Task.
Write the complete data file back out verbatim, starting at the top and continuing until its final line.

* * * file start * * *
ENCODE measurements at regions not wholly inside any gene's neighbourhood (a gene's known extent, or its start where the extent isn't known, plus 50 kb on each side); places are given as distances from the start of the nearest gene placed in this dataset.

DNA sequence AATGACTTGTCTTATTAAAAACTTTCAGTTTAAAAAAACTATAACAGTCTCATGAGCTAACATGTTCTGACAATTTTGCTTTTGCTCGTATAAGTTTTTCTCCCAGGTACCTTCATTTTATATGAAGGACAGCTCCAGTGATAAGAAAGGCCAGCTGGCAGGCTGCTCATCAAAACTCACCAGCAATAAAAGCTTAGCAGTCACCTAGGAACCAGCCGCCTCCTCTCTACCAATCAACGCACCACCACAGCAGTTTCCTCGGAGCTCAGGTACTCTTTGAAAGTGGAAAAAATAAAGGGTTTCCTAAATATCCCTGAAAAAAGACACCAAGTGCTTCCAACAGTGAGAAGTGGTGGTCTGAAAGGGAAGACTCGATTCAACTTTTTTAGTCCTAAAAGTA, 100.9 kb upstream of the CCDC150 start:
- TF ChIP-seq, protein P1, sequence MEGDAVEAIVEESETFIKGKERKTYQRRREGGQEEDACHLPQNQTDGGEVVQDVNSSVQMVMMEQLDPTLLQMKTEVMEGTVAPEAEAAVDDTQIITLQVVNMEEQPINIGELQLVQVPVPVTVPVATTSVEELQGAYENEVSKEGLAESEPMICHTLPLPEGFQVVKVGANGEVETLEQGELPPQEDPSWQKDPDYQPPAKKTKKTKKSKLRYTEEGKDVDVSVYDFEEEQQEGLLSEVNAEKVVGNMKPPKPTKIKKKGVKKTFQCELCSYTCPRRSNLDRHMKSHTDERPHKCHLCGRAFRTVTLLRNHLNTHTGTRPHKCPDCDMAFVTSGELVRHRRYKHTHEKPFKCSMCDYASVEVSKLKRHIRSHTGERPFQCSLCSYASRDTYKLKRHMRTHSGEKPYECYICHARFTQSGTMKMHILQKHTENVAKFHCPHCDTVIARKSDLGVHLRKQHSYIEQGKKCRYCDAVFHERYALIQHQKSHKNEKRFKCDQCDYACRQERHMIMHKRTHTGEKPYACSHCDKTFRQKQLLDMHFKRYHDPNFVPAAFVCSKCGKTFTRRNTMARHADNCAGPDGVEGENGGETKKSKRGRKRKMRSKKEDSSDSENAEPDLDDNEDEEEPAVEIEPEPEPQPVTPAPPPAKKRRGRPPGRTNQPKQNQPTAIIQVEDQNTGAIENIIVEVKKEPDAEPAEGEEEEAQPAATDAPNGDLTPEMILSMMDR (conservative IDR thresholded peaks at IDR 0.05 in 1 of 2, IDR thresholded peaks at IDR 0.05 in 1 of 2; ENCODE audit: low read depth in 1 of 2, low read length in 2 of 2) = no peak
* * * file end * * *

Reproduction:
ENCODE measurements at regions not wholly inside any gene's neighbourhood (a gene's known extent, or its start where the extent isn't known, plus 50 kb on each side); places are given as distances from the start of the nearest gene placed in this dataset.

DNA sequence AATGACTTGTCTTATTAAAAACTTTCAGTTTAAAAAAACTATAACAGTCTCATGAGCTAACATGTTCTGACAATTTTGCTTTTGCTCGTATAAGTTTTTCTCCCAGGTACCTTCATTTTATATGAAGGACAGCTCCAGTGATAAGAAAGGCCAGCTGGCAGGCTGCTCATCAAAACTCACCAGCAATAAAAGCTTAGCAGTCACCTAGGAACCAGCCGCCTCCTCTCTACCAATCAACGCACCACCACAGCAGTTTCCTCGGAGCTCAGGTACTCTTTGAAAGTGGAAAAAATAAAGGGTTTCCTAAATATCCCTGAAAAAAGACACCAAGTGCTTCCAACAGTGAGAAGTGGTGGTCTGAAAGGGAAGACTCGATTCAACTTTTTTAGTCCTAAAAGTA, 100.9 kb upstream of the CCDC150 start:
- TF ChIP-seq, protein P1, sequence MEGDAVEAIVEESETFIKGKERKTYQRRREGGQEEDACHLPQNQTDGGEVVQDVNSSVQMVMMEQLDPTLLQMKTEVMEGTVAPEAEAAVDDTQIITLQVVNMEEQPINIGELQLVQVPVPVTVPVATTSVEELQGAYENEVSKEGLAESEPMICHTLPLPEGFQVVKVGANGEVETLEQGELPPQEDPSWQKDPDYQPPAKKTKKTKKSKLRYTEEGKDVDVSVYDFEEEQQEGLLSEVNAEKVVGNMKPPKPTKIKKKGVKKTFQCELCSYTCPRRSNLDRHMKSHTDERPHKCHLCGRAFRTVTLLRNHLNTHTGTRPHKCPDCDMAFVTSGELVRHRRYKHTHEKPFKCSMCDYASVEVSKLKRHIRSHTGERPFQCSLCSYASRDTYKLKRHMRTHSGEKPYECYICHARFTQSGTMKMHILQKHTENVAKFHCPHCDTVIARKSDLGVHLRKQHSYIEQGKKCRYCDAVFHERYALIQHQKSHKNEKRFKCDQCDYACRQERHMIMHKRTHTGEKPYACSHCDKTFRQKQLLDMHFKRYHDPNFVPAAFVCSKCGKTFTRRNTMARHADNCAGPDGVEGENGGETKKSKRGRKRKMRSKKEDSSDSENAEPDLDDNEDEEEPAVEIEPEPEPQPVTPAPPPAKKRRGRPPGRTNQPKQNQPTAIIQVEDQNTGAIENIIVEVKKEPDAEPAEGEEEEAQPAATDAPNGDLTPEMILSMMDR (conservative IDR thresholded peaks at IDR 0.05 in 1 of 2, IDR thresholded peaks at IDR 0.05 in 1 of 2; ENCODE audit: low read depth in 1 of 2, low read length in 2 of 2) = no peak